Editors’ Note: The original version of this editorial misrepresented the lengths of each calendar option’s scheduled October break and summer break. The proposed change would have a three-day weekend in October, whereas the current schedule has a four-day weekend in October. Both options have a summer break with a length of about ten weeks. The following editorial has been updated to reflect these changes.
Tomorrow night, the Palo Alto Board of Education will meet to vote and decide on the school calendar that will be effective for the next three years, beginning with the 2014-2015 school year. The Paly Voice believes that the current calendar schedule is very practical, and there is no reason for it to change.
The first calendar option, and the one that we support, is to keep the current calendar. This includes starting school on a Thursday in early to mid-August and ending either right before or just after Memorial Day weekend. It also includes a four-day break in October.
The second option is the school board’s proposed schedule change that moves the start date to the next Monday for high school and to the next Tuesday for K-8 students. Winter break is then extended by one day for grades 9-12. Under this calendar, the October break is shortened to three days and other extra holidays during the spring are added. The combined changes cause the school calendar to end later in the year.
There are four key reasons why we believe the current schedule should not be changed: a preferable start date, the necessity of an October break, an increased summer break and consistency between elementary and secondary schools. Below is our rationale:
Starting school on a Thursday is preferable to Monday because it allows students to more easily ease back into school. The weekend separating the first two days and the first full week of school gives students more time to correct scheduling errors without missing too many class periods. The schedule change also proposes that the first week of school be composed of five C-days, where all seven classes meet per day. When students must attend all seven classes in a single day, they become overloaded with homework and student stress levels rise. A complete week of C-days would be extremely difficult for students at any time of the year, and returning to this schedule after two months of vacation would become a nightmare for students, teachers and families alike. This proposed schedule is a more difficult transition into the school year than the current plan, and leaves students with more work during a time where many schedule changes could occur.
The proposed schedule takes away the four-day weekend in October, which currently provides a much-needed break during the early months of the school year. This fall break is very important to allow students to catch up on work and sleep. It is especially beneficial for seniors who are balancing college applications and schoolwork. Moving this break to the spring is not as helpful because with the week-long Spring Break and various three-day weekends already woven into the calendar, students have sufficient access to breaks. The fall semester hits students, especially seniors, with the most stress; the proposed October three-day weekend does not give students time to recharge, as at least two of those three days would be spent doing homework. A four-day break gives students and families the opportunity to take a true break from school, allowing students to return to class refreshed.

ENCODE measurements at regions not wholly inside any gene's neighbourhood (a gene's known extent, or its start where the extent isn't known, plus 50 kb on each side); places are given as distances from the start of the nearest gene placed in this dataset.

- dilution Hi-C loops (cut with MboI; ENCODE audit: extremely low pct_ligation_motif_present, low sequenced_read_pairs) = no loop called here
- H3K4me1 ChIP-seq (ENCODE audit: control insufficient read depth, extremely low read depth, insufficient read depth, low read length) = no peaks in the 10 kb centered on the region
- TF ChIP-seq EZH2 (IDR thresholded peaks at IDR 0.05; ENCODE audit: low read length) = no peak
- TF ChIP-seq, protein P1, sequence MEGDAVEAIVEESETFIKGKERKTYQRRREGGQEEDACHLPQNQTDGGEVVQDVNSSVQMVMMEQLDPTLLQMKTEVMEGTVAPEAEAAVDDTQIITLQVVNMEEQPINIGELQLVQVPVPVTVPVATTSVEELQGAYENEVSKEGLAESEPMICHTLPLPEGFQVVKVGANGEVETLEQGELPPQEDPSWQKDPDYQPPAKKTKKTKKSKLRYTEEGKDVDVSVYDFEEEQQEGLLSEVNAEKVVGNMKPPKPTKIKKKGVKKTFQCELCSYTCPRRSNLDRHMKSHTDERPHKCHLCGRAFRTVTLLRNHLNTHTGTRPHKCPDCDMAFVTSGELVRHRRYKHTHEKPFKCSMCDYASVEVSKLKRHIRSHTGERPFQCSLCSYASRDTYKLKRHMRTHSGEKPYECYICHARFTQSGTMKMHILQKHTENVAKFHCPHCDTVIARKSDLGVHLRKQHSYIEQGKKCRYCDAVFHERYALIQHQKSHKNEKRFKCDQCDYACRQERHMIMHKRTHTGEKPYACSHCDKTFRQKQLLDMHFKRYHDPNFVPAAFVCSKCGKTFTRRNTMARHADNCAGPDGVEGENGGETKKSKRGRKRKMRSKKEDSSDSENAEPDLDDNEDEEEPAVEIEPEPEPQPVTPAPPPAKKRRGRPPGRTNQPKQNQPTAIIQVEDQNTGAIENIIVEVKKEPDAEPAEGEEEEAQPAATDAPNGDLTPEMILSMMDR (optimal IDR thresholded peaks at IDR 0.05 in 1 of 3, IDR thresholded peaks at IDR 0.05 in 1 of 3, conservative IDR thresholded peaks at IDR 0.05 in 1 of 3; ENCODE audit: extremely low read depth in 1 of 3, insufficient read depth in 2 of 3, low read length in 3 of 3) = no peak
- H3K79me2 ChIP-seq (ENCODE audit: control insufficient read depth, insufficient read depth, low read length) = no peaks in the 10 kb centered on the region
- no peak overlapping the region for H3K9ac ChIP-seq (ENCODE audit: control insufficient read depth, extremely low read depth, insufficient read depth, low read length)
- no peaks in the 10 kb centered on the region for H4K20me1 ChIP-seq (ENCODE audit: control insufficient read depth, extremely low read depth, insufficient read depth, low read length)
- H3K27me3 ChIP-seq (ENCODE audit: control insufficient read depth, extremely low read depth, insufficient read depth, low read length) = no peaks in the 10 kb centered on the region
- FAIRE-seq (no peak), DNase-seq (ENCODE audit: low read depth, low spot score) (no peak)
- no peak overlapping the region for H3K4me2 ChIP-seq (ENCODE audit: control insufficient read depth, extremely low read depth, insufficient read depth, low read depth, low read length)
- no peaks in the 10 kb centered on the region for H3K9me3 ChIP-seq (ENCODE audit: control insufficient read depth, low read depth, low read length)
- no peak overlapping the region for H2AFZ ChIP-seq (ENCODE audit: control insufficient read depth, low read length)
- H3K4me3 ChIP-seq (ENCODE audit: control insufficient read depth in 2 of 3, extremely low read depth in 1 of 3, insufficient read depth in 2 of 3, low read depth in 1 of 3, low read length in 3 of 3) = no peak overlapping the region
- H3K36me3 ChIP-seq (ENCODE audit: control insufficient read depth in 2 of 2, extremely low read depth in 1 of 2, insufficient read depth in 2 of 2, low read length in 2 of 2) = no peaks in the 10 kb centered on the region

If the proposed option were to pass, the summer of 2015 would be shortened from 76 to 73 days. Although extra long weekends in the spring compensate for the days taken out of the summer vacation period, longer summers are preferable because they allow for a more solid block of vacation time. Adding extra three-day weekends in the spring just elongates the school year. Summers are a time when students finally get a sustained break to relax, travel, pursue extra-curriculars and experience learning found outside the classroom. This summer period should be kept open as long as possible.
Finally, the school board’s proposal offers distinct schedules for K-8 students and 9-12 students. This inconsistency is a major inconvenience for the many families who have children of multiple ages because it makes scheduling family activities near impossible.
These four reasons are why The Paly Voice believes the calendar should not change. The pilot schedule of the last two years has worked well, whereas the new schedule produces multiple problems for students and their families. We ask the Board of Education to renew the current school calendar for the next two years so that students, families and staff members may continue to follow a schedule that has been proven a success.
The School Board will hold meet from 6:30 p.m. to 10 p.m. tomorrow night at the Staff Development Center at 25 Churchill Avenue.